• Carolyn Land

Principles of Good Design in Art and Life

The science of design, or of line drawing, if you like to use the term, is the source and very essence of painting, sculpture, architecture…Sometimes…it seems to me that…all works of the human brain and hand are either design itself or a branch of that art.?”                                                                            Michelangelo Buonarroti


  Life’s Force                                           Collage

The natural question that came up after my last blog was: “What are those ‘Principles of Good Design’ anyway”? Well that depends upon who you ask.  I was taught that there are 8, but some people say there are 5 or 7 or 12.  It depends upon who you ask, and how they define them or lump them together. In most cases the use of one, leads you to another.

I had another topic in mind following the last blog about life and personal reflection, but the question led me in a more academic direction.  So, as they say, “it is a teachable moment.”

A work of art needs:

Emphasis. The artist creates an area of the composition that is visually dominant and commands the viewer’s attention. This is often achieved by contrast / color value, a cluster on shapes, or excessive movement.  It is also called the “Center of Interest” of your painting.

Contrast. There needs to be  a difference between elements of art in a composition. (The Elements being line / mark, shape/ form, color, and texture.) When a dark value is placed next to a light value it produces a contrast and commands the viewer’s attention. An area of contrast is the first place that a viewer’s eye is drawn. However, contrast can also be achieved by the juxtaposition of any of the elements of art.

Movement.  This is the result of using the “Elements” so that they move the viewer’s eye around and within the image. A sense of movement can be created by diagonal or curvy lines, either real or implied, by edges, by the illusion of space, by repetition, or by energetic mark-making.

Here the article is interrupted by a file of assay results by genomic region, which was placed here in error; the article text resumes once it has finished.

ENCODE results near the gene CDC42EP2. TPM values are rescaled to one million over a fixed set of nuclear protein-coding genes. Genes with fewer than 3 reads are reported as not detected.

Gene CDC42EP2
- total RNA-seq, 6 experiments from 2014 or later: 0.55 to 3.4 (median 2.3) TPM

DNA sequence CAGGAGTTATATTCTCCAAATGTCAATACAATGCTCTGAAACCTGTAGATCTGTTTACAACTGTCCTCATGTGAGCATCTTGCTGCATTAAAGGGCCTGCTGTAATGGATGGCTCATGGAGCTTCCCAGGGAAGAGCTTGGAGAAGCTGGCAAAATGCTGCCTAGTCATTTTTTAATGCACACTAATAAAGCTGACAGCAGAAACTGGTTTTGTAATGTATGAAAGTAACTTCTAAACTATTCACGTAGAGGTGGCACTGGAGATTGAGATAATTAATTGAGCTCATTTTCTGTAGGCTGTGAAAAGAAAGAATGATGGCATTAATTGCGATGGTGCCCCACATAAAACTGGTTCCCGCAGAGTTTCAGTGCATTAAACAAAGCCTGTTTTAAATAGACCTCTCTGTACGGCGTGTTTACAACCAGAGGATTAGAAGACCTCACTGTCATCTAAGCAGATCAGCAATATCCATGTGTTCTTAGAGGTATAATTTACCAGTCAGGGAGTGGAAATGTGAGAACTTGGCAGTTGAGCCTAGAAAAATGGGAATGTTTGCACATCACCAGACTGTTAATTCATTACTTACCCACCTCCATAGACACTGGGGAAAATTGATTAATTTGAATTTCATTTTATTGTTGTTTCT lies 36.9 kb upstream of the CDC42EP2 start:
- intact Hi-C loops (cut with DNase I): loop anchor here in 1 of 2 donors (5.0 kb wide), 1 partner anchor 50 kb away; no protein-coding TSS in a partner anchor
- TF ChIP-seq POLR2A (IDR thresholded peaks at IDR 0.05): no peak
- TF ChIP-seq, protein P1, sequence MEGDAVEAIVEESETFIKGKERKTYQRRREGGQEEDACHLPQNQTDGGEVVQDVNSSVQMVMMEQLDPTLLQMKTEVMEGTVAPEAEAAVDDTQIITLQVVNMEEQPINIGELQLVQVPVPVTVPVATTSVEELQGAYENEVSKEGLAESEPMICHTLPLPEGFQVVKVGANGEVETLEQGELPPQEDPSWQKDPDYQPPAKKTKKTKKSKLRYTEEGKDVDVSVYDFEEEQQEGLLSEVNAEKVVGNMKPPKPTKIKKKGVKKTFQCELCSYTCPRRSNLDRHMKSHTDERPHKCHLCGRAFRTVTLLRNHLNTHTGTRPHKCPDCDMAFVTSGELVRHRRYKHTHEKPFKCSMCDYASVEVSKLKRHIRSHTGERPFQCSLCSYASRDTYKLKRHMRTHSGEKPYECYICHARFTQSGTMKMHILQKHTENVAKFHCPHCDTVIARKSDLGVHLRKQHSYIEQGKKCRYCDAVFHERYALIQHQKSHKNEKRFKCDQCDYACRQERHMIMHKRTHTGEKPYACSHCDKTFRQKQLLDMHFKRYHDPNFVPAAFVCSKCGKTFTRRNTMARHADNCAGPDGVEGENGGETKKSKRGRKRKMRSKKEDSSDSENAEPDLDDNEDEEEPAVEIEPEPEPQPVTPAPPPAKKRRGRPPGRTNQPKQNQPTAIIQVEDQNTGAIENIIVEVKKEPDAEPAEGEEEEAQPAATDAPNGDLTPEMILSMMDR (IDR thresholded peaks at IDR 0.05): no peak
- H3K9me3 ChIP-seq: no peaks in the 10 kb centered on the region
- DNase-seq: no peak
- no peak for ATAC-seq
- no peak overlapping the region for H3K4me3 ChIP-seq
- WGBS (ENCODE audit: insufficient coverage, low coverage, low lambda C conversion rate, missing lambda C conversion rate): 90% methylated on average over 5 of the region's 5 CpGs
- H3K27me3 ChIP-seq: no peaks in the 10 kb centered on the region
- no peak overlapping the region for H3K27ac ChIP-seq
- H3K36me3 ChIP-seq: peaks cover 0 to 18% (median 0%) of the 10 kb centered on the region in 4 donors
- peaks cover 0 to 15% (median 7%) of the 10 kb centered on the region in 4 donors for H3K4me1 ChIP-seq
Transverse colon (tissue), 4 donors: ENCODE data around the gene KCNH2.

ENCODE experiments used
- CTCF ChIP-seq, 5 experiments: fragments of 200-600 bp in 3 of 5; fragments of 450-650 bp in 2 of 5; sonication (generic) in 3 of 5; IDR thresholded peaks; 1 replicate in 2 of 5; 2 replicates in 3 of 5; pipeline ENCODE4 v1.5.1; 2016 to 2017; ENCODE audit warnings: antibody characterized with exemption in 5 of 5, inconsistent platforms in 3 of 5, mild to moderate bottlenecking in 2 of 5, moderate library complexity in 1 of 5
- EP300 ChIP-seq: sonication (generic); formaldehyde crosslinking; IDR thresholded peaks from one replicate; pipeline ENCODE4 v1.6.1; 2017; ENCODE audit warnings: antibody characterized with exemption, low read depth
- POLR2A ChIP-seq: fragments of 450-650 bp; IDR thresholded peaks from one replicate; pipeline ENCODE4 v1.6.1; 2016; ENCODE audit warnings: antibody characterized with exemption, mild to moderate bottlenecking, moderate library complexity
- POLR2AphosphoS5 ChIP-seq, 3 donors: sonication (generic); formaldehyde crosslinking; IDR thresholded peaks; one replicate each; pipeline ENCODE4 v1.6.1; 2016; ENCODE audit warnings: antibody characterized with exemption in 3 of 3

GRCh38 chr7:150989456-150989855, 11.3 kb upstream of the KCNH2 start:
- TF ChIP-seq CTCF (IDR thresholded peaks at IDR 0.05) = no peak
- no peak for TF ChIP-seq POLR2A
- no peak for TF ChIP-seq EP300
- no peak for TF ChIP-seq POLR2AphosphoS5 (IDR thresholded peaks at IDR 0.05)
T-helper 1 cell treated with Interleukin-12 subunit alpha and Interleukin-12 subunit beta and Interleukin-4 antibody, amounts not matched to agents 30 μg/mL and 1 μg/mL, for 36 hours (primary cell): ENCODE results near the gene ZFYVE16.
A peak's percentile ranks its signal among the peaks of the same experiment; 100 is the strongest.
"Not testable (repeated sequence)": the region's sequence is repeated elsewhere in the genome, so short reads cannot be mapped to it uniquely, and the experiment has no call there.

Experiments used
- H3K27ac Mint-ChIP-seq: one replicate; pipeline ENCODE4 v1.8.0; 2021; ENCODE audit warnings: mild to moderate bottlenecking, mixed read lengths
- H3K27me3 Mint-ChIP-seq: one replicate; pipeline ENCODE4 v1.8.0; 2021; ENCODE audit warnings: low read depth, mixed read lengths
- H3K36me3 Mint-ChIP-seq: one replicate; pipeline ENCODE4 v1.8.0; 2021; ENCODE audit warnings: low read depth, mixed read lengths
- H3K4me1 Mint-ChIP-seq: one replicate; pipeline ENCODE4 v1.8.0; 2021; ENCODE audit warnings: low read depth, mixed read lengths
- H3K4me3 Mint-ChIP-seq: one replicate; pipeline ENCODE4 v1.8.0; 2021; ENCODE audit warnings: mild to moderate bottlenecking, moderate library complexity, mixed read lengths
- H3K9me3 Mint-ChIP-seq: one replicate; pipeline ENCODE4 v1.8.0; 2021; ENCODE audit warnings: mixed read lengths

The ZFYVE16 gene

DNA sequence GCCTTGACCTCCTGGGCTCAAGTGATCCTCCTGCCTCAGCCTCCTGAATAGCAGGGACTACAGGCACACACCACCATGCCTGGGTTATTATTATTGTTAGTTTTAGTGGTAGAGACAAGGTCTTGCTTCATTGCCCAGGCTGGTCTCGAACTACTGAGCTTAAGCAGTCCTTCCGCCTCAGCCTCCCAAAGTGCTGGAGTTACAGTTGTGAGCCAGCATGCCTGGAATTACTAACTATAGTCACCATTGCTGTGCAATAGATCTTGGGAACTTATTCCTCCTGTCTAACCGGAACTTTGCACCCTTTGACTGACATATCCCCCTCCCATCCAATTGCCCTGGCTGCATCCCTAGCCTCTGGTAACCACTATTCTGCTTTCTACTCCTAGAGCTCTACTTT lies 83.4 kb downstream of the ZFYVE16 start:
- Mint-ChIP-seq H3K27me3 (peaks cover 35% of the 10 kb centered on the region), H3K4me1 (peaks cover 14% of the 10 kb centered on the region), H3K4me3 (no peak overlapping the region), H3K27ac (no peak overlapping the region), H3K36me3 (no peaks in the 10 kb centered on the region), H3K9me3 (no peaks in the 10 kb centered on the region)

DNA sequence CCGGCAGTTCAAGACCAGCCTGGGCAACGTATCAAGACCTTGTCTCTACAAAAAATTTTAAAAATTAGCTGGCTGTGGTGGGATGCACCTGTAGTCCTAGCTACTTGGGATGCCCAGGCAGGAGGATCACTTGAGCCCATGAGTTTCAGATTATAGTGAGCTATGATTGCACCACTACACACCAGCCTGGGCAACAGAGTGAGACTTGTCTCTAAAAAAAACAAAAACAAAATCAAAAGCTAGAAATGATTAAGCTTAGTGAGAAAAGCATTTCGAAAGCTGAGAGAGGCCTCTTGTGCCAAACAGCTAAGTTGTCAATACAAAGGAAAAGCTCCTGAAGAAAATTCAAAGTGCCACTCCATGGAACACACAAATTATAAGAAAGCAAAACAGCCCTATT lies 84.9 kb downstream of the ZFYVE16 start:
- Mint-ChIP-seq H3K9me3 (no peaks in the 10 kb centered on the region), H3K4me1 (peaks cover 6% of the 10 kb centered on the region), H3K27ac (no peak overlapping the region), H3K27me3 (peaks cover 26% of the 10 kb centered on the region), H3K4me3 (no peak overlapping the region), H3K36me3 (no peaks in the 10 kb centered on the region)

Repetition.   Repeating a shape, line, color or texture, by varying its size and position helps produce movement. and gives the painting rhythm.

Rhythm.   This is created by movement which is implied through the repetition of elements of art in a non-uniform but organized way. It also can be passive or active.

Variety.   This is created by varying the size of your shapes, the size of your lines and the way the colors play off of each other. By varying the size of your shapes and the type of lines you incorporate into your composition you create interest.  However, too much variety creates chaos.  Ideally, you want areas of interest in your composition along with places for your eye to rest.

Unity / Harmony  When all the parts of our painting  work together we get a feeling of wholeness.  This is done by using similar elements within the composition and placing them in a way that brings them all together so you feel a unity of parts. By using colors that work well together you achieve a feeling of harmony.

Balance.  In the end the elements should be positioned evenly around a central point.  They can be symmetrical; when elements are positioned in such a way that two halves of the design (whether vertical or horizontal) are mirrors of each other. But, usually in a painting they are asymmetrical.  This is when elements are positioned so that there is an even distribution of weight on either side of the painting, but the elements are different.

As you can see one lead to the other and some could easily be lumped to together. There are only subtle differences between several. Arranging the elements and principles of design is like conducting an orchestra. One relies on sound and the other on sight, but they both rely on orchestration. At times the artist must silence one section of a painting and make another louder, just as a conductor does when leading an orchestra. How the elements and principles of design are utilized will determine the success of the artwork.

These are also things that can be applied to our life.  We all need a focal point (emphasis) in our life even if it changes over time. With life come seasons and each one has a different focal point.  The contrasts in everyday living give us challenges as well as interest or excitement. They also move us to learn new things and accept new thing.  Life is also a series of repetitions, as our daily life has tasks that become routine. These everyday tasks become our life’s rhythm.  But we need variety to spice it up a bit and make it interesting.  It also works best when there is harmony and unity in the unit, we call family.  But most important is a well-balanced life. This leads to a wholeness of us as individuals.

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